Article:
Microenterprise development, industrial labour, and the seductions of precarity

Prentice, Rebecca (2017) Microenterprise development, industrial labour, and the seductions of precarity. Critique of Anthropology, 37 (2). pp. 201-222. ISSN 0308-275X

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Microenterprise development is underpinned by an ideology that the solution to poverty is the integration of the poor into market relations. This article addresses the paradox that its ‘beneficiaries’ may be dispossessed industrial workers who already have a long history of participation in the capitalist economy. Exploring the transformation of garment workers in Trinidad from factory employees to home-based ‘micro-entrepreneurs’, I argue that working conditions and labour rights have deteriorated under the protective cover of seemingly laudable policies to promote economic empowerment via self-employment. Showing how microenterprise initiatives contribute to women workers’ ‘adverse incorporation’ (Phillips, 2011) into global production networks, this article calls for renewed attention to the labour politics of microenterprise development.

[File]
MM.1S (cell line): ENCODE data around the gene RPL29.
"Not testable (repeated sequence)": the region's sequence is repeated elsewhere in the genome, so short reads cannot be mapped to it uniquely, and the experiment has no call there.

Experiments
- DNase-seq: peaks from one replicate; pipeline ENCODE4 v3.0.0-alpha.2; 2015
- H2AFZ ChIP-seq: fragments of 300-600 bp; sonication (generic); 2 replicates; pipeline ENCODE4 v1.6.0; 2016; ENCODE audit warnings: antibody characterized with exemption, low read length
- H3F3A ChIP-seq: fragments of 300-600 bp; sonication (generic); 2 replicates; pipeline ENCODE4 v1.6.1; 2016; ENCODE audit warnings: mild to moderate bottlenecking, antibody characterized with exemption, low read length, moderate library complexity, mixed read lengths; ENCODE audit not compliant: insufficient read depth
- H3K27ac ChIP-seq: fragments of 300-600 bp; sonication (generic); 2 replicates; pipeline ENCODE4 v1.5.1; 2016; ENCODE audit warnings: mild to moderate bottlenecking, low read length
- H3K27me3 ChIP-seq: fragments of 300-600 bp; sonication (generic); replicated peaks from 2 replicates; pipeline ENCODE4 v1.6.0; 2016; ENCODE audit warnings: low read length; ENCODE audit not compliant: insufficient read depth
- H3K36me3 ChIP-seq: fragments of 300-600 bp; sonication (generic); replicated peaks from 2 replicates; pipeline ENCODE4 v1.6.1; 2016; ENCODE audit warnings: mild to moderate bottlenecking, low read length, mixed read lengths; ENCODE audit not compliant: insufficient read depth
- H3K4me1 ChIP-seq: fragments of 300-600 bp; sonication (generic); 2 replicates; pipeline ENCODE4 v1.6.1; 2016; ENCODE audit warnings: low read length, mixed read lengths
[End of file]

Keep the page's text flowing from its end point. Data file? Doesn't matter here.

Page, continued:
Item Type: Article
Schools and Departments: School of Global Studies > Anthropology
Subjects: G Geography. Anthropology. Recreation > GN Anthropology
Depositing User: Rebecca Prentice
Date Deposited: 23 Mar 2016 14:22
Last Modified: 27 Jun 2017 11:38
URI: http://srodev.sussex.ac.uk/id/eprint/60134

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